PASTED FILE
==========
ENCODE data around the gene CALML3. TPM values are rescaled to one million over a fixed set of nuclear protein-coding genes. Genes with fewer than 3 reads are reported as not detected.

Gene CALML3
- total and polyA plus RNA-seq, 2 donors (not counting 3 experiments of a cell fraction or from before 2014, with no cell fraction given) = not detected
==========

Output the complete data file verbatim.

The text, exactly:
ENCODE data around the gene CALML3. TPM values are rescaled to one million over a fixed set of nuclear protein-coding genes. Genes with fewer than 3 reads are reported as not detected.

Gene CALML3
- total and polyA plus RNA-seq, 2 donors (not counting 3 experiments of a cell fraction or from before 2014, with no cell fraction given) = not detected